More than half of girls living as refugees in Beirut report that girls face sexual violence and sexual harassment with alarming and disturbing regularity, new research reveals.
Based on a survey and interviews with 400 girls aged 10 to 19, the research – Adolescent Girls in Crisis: Voices from Beirut – describes in shocking detail the multiple threats and sources of abuse girls face growing up in Lebanon’s capital city.
Close to 70% of those surveyed reported feeling unsafe if they travel around the city alone during the day, while nearly 90% revealed that they fear for their safety at night.
Fears of kidnap and rape
Numerous girls spoke of being harassed or chased by men and boys, while others expressed concern about being kidnapped or raped.
Using girls’ own words, the report provides vivid testimonies of the deep impact these threats are having on their daily lives.
“We’re too afraid [to go out alone]. There are always drunk men who harass us and even the ones who aren’t drunk harass us,” an 18-year-old Syrian girl from Bourj Al Barajneh told researchers.
A 10-year-old Lebanese girl in Bourj Hammoud said: “There are kidnapping of kids and girls, so I don’t like to leave our house.”
Prevalence of child marriage
Many also reported that their friends were being forced into marriage – a practice that is becoming more and more common, according to Plan International.
“Some girls, their parents oblige them to leave school to get married. My friends all got married and now they have kids,” a 13-year-old Syrian girl in Bourj Al Barajneh said.
The report launches today (18 June) ahead of World Refugee Day on 20 June and Plan International is calling on the international community to not only listen to what girls have to say, but also to take action to support them.
Plan International’s Regional Programme Director in the Middle East, Colin Lee, said.
“Adolescent girls rarely get their voices heard, and during humanitarian crises this neglect only becomes exacerbated.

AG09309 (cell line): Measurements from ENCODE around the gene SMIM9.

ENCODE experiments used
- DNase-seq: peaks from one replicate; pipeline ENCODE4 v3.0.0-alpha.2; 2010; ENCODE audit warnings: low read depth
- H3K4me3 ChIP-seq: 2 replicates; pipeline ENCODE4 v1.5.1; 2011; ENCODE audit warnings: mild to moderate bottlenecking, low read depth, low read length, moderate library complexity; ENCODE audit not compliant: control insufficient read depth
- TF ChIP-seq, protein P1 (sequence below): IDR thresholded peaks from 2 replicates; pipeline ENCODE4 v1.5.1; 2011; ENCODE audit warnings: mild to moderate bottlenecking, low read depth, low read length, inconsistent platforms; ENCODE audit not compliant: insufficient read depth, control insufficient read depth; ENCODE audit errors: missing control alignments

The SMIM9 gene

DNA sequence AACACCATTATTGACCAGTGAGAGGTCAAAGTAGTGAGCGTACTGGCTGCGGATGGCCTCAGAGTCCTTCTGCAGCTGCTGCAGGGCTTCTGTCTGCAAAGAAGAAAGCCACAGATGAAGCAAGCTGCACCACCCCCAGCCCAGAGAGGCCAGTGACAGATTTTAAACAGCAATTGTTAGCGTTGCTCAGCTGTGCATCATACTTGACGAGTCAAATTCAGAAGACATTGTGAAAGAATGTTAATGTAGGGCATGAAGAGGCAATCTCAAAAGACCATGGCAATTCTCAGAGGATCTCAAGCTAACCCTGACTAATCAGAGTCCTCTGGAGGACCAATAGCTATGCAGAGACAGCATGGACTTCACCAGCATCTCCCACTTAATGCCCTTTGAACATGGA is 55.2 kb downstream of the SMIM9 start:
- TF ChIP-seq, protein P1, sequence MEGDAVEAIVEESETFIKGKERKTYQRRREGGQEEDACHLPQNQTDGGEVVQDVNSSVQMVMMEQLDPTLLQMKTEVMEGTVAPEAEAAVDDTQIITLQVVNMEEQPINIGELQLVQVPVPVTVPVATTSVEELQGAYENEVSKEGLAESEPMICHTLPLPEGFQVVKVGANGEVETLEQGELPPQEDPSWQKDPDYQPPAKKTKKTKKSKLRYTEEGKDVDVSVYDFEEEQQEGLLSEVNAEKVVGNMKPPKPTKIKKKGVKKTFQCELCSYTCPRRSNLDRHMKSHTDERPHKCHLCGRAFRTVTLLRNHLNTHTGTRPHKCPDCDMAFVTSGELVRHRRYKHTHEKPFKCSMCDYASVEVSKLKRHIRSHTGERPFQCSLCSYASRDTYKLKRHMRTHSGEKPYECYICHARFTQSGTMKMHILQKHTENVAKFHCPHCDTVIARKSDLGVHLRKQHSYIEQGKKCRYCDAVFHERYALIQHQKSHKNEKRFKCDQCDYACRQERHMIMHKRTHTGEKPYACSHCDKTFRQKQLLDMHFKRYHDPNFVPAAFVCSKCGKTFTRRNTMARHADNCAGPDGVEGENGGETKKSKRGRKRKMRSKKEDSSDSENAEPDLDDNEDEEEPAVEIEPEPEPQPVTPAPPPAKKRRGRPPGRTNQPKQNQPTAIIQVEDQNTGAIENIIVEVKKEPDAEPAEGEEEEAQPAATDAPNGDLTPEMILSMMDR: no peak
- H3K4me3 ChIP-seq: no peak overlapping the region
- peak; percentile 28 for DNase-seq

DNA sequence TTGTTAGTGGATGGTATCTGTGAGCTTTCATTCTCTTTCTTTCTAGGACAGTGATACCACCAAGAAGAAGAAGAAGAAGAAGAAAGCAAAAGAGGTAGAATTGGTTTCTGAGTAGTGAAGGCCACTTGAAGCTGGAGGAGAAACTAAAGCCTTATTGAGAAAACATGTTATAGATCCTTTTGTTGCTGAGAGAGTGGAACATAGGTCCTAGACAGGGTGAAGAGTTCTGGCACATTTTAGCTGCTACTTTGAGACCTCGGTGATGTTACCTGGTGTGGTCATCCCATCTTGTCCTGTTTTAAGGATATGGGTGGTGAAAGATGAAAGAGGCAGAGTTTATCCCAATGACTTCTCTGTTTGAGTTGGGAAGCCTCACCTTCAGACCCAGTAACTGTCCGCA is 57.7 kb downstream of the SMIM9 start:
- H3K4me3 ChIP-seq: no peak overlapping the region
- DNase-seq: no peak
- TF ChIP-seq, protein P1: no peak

No one should have to live in fear the way that girls in Beirut are currently doing.
“With this research, we have attempted to address this problem by asking girls themselves what life is like for them – and what they have told us is cause for deep concern. Child marriage is on the rise because parents are so fearful for their daughters’ safety. Few girls are able to go to school for the same reason, and far too many reported desperate feelings of isolation because of the restrictions placed on their freedom of movement by their parents.
“We have to change this. No one should have to live in fear the way that girls in Beirut are currently doing. There are many ways that we could make the city safer for girls, and now that we know the true extent of the abuse and suffering they are experiencing we must take action to ensure that they no longer fall through the cracks.”
Girls remain optimistic
Despite the negative impact their situation is having on their lives, the report also demonstrates that many girls remain optimistic and ambitious about the future.
“The importance girls placed on getting an education is obvious,” Colin Lee said. “Many girls expressed a desire to become a lawyer, a doctor, or an engineer. But what was even more striking was the fact that they didn’t just believe that education would benefit them directly. They also saw it as a way to support and enhance the resilience of their community and broader society as a whole.
“It is clear from these findings that while teenage girls have unique vulnerabilities, they also have huge potential. As humanitarian actors, it is not only our duty to provide programmes that protect adolescent girls, but also to make it possible for them to have the same opportunities as girls in other parts of the world whose lives have not been disrupted by war.
“We must support girls to achieve their dreams, we must make it possible for them to get an education, and we must make it possible for them to live freely without the current restrictions that are having such a devastating impact on their lives.”
Plan International is calling for governments, the United Nations and civil society actors in Lebanon, to address the causes of girls’ insecurity, and has made a number of recommendations, including to:
- Recognise adolescent girls’ unique needs and ensure their voices are included in the decision-making, design and implementation of humanitarian programmes.
- Tackle the root causes of gender inequality at family, community and legislative levels.
- Remove barriers that prevent girls in refugee communities from attending school.
- Ensure girls have access to confidential healthcare, information about sexual and reproductive health and rights, and safe spaces where they can meet, socialise and support their peers.